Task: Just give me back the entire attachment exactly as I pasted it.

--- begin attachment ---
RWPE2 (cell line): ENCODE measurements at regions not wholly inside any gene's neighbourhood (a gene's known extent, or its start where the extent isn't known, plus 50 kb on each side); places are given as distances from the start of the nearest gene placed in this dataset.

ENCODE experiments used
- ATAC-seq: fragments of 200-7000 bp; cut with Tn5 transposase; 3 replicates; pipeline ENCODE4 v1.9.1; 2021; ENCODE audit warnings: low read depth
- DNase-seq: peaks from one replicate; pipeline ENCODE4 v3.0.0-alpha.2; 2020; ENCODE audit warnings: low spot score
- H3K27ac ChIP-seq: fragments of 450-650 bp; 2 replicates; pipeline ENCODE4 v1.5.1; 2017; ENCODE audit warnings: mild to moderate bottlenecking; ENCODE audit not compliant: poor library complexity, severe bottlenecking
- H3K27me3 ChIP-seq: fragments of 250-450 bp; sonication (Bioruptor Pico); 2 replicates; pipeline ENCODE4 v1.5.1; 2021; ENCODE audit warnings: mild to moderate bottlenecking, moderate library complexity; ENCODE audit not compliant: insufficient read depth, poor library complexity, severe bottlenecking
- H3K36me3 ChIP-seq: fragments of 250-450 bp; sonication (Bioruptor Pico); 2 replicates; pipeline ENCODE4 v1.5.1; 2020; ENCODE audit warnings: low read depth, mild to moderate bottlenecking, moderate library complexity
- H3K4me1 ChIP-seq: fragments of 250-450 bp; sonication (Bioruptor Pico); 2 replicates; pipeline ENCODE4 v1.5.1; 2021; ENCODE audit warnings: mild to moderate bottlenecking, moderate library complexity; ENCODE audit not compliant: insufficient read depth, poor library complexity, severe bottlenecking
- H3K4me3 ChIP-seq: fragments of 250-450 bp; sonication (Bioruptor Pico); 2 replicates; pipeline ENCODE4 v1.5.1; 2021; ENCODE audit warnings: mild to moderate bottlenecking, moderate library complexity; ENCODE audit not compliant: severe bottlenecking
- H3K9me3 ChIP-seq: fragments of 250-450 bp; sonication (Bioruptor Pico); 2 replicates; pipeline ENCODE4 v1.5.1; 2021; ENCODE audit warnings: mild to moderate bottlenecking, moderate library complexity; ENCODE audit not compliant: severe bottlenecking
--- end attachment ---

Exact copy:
RWPE2 (cell line): ENCODE measurements at regions not wholly inside any gene's neighbourhood (a gene's known extent, or its start where the extent isn't known, plus 50 kb on each side); places are given as distances from the start of the nearest gene placed in this dataset.

ENCODE experiments used
- ATAC-seq: fragments of 200-7000 bp; cut with Tn5 transposase; 3 replicates; pipeline ENCODE4 v1.9.1; 2021; ENCODE audit warnings: low read depth
- DNase-seq: peaks from one replicate; pipeline ENCODE4 v3.0.0-alpha.2; 2020; ENCODE audit warnings: low spot score
- H3K27ac ChIP-seq: fragments of 450-650 bp; 2 replicates; pipeline ENCODE4 v1.5.1; 2017; ENCODE audit warnings: mild to moderate bottlenecking; ENCODE audit not compliant: poor library complexity, severe bottlenecking
- H3K27me3 ChIP-seq: fragments of 250-450 bp; sonication (Bioruptor Pico); 2 replicates; pipeline ENCODE4 v1.5.1; 2021; ENCODE audit warnings: mild to moderate bottlenecking, moderate library complexity; ENCODE audit not compliant: insufficient read depth, poor library complexity, severe bottlenecking
- H3K36me3 ChIP-seq: fragments of 250-450 bp; sonication (Bioruptor Pico); 2 replicates; pipeline ENCODE4 v1.5.1; 2020; ENCODE audit warnings: low read depth, mild to moderate bottlenecking, moderate library complexity
- H3K4me1 ChIP-seq: fragments of 250-450 bp; sonication (Bioruptor Pico); 2 replicates; pipeline ENCODE4 v1.5.1; 2021; ENCODE audit warnings: mild to moderate bottlenecking, moderate library complexity; ENCODE audit not compliant: insufficient read depth, poor library complexity, severe bottlenecking
- H3K4me3 ChIP-seq: fragments of 250-450 bp; sonication (Bioruptor Pico); 2 replicates; pipeline ENCODE4 v1.5.1; 2021; ENCODE audit warnings: mild to moderate bottlenecking, moderate library complexity; ENCODE audit not compliant: severe bottlenecking
- H3K9me3 ChIP-seq: fragments of 250-450 bp; sonication (Bioruptor Pico); 2 replicates; pipeline ENCODE4 v1.5.1; 2021; ENCODE audit warnings: mild to moderate bottlenecking, moderate library complexity; ENCODE audit not compliant: severe bottlenecking